I KNOW we all have bigger concerns now - the swelling hospitals, the swooning hospitals, the swooning markets - but I can't stop turning over the case of Benjamin Griveaux, the French politician who dropped out of race for Paris mayor some months ago.

He had been direct-messaging a woman on Instagram and he sent her a video of himself performing a solo private act; an artist got hold of the video and leaked it online, and with a day, his political career was over.

The video wasn't cute - he foolishly sent it from his official account, and the camera angle was all wrong - but I'affaire Griveaux seems to demand a new recognition of how men picture themselves today.

Haven't most men of my generation, as our phones camera got sharper and the dating app pools got more selective, taken a libidinous bathroom selfie.

Won't these images surface, even if we were smart enough to crop out our heads? Isn't it statistically certain that a few of the prime ministers of 2050 sent nudes of themselves.

Maybe we should talks then, chaps [and otherwise identified readers], about men and photography. I've been scrutinizing the fashion editorials and Instagram promos and display a new gender fluidity, with doelike models whose pronouns I cannot guess.

I've been watching, too, as a new fascist machismo takes hold in the political sphere and in its digital reflections, as men have embraced a virulent, even violent misogyny if the face of economic and social crisis.

Masculinities soften and harden, and men fashion themselves in new ways, against new backdrops, with new tools. And if gender is a performance, social media has given it the intensity and sometimes the reach, of a Hollywood production.

I fear you won't find much of these changes in ''Maasculinities,'' a soggy and slothful exhibition at the Barbican Art Gallery in London through May 17.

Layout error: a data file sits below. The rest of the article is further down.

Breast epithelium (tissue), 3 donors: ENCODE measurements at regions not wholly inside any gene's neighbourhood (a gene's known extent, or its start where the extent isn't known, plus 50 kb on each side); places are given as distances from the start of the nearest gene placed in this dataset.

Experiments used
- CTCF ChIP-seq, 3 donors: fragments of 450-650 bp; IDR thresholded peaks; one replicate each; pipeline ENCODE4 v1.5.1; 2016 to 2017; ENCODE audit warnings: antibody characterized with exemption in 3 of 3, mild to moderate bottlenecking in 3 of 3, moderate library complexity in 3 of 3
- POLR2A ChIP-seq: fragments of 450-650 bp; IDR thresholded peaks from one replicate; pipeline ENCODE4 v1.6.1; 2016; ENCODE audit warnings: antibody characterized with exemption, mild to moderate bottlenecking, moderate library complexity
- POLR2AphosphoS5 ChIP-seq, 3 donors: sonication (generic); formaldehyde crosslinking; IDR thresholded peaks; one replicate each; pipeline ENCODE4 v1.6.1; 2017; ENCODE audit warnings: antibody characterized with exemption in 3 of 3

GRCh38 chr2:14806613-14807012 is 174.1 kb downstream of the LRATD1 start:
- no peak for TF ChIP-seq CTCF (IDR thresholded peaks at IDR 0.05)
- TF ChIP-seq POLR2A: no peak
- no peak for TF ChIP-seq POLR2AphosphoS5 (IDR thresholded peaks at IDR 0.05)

It's a photography and a film show, and it includes 50 artists, men and women, but its research is thin and its surprises are few.

What does it mean, anyway, to be a man? What do you have to wear, to sound like, to look like? Valid questions but you could toggle between Vestiare and Tinder on your phone to get profounder answers than here. [The show tours later this year to the Rencontres d'Arles photography festival in southern France, and then to the Gropius Bau in Berlin.]

''Masculinities'' isn't dumb so much as dated and could have been mounted 25 years ago with hardly any change to its theoretical model or its artist list.

The curator, Alona Pardo, has stuffed the Barbican's galleries with more than 300 worls but relied too much in innocuous classics from the 1960s to the 1990s. Peter Hujar's orgasmic youths, Robert Mapplethorpe's bodybuilders, Rineke Dijkstra's bloodied bullfighters, Issac Julien's Harlem Renaissance reveries.

Its ideas are superannuated and unworldly; though the show includes a smattering of African and Asian artists, it hobbles forward on the clutches of decades-established Western theory, familiar from any undergraduate syllabus.

[On the walls are not one but two large-type quotes from Laura Mulvey's 1975 standby, ''Visual Pleasures and Narrative Cinema.'' which every art history student learns to trot out for the final exam paper on the male gaze.]

The honor and serving of this beautiful subject and work, continues. The World Students Society thanks Art Review author, Jason Farago.


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